Operations at a Cheshire-based pizza manufacturer have been suspended by administrators following a key supermarket contract loss.Paramount Foods, a business that stemmed from Dutch-based food manufacturer Vion, has gone into administration after losing a contract with Morrisons, believed to have accounted for around 40% of its turnover.The insolvency of the company is being handled by Sarah Bell and David Whitehouse of Duff & Phelps’ Manchester office.Whitehouse said: “While the company has incurred trading losses historically, the recent loss of a major customer has left it without any prospect of returning to profitability in line with a turnaround plan embarked upon in July this year.”Discussions about the future of the business are now taking place with customers to find a suitable buyer for part or the whole of Paramount Foods. Duff & Phelps has asked for interested parties to come forward and get in contact.The food business, which has 450 employees, creates pizza bases at a bakery manufacturing site in Salford, which are finished at a second location in Deeside.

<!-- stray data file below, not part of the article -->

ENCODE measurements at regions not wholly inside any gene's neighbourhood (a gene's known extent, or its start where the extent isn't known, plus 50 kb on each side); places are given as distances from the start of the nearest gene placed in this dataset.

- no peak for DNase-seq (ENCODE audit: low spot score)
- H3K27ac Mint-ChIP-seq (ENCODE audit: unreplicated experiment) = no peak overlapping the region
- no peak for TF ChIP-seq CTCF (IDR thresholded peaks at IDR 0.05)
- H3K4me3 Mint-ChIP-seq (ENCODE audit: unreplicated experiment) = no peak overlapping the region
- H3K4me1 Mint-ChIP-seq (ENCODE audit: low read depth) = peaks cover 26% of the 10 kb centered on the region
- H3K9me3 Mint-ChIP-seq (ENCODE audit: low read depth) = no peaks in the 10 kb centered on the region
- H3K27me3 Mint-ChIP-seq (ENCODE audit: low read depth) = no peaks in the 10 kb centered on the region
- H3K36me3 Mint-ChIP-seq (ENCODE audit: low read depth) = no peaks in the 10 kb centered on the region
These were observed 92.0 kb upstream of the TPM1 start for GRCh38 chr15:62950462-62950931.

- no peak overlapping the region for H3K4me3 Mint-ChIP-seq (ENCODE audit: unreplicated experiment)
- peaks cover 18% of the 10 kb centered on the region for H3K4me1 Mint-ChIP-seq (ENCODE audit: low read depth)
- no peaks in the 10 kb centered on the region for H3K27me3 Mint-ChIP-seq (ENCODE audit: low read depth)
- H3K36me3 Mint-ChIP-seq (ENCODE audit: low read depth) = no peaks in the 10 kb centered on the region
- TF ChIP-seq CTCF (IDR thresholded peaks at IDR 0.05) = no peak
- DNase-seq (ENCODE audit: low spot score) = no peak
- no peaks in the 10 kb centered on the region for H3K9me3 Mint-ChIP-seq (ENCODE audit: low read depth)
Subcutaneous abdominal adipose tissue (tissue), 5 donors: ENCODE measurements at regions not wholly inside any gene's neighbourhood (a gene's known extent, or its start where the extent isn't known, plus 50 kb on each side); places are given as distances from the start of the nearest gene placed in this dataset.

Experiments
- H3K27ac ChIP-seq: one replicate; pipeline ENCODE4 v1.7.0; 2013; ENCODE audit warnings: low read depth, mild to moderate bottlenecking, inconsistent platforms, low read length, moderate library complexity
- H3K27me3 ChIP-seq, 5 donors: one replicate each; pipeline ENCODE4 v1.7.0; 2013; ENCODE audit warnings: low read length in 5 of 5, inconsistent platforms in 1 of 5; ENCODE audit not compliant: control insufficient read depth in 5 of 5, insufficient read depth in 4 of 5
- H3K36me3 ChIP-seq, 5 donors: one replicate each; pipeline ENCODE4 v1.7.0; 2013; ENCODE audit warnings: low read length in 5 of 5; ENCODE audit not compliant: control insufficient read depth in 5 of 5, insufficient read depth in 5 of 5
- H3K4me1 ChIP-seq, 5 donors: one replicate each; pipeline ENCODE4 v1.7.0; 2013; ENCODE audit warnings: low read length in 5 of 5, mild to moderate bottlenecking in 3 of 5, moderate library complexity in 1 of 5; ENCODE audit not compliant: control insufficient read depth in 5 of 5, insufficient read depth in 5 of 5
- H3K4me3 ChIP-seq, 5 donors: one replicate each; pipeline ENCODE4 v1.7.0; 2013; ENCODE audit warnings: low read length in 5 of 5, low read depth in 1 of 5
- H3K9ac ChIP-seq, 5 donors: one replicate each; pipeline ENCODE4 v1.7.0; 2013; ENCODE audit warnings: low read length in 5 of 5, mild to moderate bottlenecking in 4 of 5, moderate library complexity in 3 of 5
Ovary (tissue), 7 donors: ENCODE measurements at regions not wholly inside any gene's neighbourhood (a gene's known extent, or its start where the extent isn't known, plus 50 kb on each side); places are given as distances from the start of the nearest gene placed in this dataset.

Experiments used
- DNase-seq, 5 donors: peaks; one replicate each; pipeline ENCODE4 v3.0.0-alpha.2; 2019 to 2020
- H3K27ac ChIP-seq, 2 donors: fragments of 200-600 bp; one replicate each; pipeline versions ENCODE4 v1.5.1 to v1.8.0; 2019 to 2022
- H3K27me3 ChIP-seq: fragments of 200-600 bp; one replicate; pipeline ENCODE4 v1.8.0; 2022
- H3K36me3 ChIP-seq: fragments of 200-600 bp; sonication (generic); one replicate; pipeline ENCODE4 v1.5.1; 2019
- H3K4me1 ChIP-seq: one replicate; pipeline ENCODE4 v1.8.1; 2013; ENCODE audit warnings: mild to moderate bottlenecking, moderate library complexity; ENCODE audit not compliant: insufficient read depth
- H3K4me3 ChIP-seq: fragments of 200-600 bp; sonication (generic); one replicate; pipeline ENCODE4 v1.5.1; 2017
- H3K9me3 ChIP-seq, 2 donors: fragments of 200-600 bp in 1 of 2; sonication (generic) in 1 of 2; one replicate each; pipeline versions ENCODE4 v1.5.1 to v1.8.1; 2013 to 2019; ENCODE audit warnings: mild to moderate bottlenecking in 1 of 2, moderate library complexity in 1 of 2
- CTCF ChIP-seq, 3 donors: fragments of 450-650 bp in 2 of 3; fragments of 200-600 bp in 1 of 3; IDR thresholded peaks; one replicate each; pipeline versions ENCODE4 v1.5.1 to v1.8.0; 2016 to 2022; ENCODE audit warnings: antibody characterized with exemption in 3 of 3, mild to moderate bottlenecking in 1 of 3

Fans of the Grateful Dead canon certainly have something to celebrate, as guitarist Warren Haynes has been performing orchestral tributes to Jerry Garcia throughout the country. The “Jerry Garcia Symphonic Celebrations” all have a special facet, as Haynes plays one of Garcia’s actual guitars: Wolf.With a show coming up tonight at the Clay Center in Charleston, WV, Haynes spoke to WOUB about the experience of playing with a symphony, of honoring the Dead legacy, and of using the same instrument that Garcia himself once played.About the shows themselves, Haynes shows his appreciation, saying, “I have a long association with the band and all the individual members, and I’ve played a lot of these songs throughout the years, but it was an opportunity to not only work with a symphony for the first time but to take this incredible body of music and pick the songs that I thought would work best with an orchestra and arrange those songs the way that I wanted to arrange them and give them to orchestral arrangers to take from there. It allows me to present the songs in a completely different light than people are used to hearing them.”He also spoke about playing the guitar itself, saying, “It’s a beautiful instrument and I was looking forward to trying it two and a half years ago when I first played these shows. And I instantly felt like I was very comfortable and at home with that instrument, especially in the context of playing these songs, I feel like it puts me even closer to the music. It instantly gives me a sound that is more associated with Jerry Garcia and therefore kind of inspires me to play with even more of his influence than I usually would.”Well said, Haynes. Don’t miss this tour!